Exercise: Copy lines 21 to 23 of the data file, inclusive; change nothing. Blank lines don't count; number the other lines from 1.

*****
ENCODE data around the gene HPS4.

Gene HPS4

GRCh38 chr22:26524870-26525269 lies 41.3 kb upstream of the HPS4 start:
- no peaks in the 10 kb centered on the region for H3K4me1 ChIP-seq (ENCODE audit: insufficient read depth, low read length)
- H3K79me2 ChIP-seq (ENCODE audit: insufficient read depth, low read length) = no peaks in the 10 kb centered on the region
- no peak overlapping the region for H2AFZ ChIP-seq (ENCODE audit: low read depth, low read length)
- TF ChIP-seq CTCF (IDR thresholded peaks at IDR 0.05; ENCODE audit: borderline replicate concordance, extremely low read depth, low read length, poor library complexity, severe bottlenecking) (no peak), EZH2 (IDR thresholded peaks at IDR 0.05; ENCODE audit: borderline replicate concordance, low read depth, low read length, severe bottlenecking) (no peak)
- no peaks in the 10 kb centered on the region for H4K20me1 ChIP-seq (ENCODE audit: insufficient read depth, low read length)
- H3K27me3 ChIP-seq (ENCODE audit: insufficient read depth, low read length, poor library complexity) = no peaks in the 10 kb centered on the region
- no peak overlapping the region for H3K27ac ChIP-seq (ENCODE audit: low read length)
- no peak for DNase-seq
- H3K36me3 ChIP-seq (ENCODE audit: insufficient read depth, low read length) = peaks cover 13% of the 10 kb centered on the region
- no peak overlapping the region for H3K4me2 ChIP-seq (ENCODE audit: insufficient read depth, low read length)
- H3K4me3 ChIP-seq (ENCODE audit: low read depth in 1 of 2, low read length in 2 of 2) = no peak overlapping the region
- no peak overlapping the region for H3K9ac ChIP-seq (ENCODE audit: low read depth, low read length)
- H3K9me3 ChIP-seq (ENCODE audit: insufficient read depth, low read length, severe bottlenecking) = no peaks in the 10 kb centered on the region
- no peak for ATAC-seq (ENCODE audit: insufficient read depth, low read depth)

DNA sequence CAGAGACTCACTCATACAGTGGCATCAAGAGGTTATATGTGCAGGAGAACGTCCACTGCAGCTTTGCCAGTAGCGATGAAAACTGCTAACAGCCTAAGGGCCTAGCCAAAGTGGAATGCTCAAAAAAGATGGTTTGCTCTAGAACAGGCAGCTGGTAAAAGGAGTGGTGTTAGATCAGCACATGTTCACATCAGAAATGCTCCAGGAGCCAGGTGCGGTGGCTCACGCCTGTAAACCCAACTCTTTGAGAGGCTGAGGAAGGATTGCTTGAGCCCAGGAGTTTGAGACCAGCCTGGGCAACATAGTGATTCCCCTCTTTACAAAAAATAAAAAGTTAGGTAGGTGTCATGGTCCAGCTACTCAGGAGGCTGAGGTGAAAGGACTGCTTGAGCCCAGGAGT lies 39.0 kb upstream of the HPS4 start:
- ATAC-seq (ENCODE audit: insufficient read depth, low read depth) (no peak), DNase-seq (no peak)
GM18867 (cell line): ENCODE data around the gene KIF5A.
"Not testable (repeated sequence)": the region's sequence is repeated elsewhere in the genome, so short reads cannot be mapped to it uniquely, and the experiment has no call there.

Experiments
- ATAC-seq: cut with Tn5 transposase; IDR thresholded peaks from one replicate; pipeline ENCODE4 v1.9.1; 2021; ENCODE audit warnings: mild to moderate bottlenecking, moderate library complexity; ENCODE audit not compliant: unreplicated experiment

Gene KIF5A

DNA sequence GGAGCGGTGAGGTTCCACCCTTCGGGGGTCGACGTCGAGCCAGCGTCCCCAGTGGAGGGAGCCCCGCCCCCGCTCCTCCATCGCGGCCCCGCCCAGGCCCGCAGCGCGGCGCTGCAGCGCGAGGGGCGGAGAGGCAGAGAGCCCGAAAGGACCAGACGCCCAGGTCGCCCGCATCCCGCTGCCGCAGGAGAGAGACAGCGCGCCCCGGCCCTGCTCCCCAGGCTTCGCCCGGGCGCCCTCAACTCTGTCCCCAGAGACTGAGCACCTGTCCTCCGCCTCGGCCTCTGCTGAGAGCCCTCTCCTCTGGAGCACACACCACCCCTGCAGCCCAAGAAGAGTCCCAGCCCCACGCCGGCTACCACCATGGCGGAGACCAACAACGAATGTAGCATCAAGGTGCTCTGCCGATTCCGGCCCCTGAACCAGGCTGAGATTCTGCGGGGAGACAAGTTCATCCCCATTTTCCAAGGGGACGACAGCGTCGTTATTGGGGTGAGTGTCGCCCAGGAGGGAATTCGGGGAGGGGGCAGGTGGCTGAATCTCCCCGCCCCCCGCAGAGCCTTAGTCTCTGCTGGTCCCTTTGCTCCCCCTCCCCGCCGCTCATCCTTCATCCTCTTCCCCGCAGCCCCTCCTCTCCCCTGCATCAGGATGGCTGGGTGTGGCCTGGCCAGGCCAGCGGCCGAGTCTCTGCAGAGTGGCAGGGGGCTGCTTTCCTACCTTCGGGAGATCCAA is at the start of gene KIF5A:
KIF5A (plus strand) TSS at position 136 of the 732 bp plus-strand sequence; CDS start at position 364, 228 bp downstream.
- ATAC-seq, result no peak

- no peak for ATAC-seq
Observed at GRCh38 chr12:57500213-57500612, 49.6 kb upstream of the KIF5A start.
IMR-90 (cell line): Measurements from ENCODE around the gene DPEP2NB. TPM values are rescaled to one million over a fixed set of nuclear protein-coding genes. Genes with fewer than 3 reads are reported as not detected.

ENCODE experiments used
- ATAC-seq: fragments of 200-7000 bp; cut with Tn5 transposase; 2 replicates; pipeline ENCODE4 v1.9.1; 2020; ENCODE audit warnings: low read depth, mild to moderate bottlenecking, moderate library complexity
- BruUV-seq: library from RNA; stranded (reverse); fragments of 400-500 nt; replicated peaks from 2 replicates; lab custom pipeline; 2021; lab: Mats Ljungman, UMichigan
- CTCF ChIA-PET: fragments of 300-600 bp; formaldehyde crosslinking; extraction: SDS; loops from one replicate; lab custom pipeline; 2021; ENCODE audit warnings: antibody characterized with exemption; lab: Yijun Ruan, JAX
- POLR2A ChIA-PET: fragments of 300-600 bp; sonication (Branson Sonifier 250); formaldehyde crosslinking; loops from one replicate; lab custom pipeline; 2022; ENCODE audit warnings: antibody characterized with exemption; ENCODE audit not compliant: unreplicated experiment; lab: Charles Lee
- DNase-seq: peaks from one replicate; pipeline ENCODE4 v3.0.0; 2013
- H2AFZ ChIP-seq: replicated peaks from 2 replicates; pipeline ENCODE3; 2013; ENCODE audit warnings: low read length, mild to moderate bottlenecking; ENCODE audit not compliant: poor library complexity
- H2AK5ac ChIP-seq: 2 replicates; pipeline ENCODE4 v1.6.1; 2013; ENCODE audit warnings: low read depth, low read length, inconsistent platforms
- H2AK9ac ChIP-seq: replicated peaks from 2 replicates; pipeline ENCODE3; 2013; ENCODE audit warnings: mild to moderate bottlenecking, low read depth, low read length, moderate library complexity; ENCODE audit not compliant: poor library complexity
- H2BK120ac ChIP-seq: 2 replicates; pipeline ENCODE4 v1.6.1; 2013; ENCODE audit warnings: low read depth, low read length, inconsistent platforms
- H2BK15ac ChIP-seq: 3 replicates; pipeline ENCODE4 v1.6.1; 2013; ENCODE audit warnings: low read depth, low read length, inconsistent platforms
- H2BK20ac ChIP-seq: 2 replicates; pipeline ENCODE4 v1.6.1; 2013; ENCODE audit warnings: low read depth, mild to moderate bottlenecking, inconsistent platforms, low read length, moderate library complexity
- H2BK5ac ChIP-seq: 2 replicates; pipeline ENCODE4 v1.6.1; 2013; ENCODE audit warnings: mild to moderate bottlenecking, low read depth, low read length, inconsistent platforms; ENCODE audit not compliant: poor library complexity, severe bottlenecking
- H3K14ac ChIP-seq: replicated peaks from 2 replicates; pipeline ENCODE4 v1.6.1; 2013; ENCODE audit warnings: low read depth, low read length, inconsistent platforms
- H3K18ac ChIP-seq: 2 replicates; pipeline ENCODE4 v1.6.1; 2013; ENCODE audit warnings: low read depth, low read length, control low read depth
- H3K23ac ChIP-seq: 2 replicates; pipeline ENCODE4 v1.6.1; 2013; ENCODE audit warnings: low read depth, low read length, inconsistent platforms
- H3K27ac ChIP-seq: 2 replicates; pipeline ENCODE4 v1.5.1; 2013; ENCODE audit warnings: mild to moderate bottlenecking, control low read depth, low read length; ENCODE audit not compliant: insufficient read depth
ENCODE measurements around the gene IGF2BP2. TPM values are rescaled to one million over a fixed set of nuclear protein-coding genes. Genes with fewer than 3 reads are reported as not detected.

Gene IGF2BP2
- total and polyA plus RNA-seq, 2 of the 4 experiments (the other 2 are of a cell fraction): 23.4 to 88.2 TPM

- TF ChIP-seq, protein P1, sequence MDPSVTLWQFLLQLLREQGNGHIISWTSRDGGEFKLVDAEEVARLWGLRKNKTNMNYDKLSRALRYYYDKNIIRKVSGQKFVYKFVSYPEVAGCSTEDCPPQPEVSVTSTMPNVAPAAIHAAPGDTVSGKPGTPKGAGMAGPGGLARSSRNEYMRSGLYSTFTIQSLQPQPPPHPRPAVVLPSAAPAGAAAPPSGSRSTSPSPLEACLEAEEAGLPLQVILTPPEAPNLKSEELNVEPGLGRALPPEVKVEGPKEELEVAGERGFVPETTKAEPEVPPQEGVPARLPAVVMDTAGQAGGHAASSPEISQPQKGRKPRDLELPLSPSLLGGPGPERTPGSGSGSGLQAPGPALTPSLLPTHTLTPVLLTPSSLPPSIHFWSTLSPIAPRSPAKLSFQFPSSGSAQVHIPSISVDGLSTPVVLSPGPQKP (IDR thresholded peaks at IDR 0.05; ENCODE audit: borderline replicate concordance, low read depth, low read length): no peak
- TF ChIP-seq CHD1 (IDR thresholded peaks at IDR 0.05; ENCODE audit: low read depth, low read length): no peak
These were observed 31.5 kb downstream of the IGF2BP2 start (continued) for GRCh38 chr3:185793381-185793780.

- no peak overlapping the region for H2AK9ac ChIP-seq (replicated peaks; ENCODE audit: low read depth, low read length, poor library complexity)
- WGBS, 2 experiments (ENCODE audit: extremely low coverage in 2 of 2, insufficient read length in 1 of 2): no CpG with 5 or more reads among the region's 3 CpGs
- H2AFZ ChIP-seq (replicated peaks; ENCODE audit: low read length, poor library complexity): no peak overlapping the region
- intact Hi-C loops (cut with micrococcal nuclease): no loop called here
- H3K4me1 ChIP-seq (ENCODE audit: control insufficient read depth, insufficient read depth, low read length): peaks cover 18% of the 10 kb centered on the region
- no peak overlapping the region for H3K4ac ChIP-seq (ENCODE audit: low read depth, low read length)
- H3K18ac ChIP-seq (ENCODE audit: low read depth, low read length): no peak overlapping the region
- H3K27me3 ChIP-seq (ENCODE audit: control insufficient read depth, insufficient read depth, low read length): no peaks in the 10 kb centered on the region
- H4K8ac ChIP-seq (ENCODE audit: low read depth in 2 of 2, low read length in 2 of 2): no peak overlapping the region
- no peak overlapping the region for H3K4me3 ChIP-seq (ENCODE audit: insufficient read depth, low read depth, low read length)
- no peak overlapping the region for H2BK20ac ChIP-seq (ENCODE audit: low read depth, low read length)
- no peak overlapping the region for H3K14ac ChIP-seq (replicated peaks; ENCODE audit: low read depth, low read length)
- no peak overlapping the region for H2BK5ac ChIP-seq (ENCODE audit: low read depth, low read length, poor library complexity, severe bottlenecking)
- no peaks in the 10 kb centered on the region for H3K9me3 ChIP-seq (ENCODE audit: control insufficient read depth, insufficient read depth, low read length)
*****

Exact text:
"Not testable (repeated sequence)": the region's sequence is repeated elsewhere in the genome, so short reads cannot be mapped to it uniquely, and the experiment has no call there.

Experiments
- ATAC-seq: cut with Tn5 transposase; IDR thresholded peaks from one replicate; pipeline ENCODE4 v1.9.1; 2021; ENCODE audit warnings: mild to moderate bottlenecking, moderate library complexity; ENCODE audit not compliant: unreplicated experiment